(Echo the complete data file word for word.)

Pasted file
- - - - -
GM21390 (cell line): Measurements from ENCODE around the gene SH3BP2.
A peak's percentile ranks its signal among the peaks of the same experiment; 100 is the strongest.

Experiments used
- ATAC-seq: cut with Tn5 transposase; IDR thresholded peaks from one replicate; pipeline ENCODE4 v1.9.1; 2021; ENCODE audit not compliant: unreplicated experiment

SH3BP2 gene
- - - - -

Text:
GM21390 (cell line): Measurements from ENCODE around the gene SH3BP2.
A peak's percentile ranks its signal among the peaks of the same experiment; 100 is the strongest.

Experiments used
- ATAC-seq: cut with Tn5 transposase; IDR thresholded peaks from one replicate; pipeline ENCODE4 v1.9.1; 2021; ENCODE audit not compliant: unreplicated experiment

SH3BP2 gene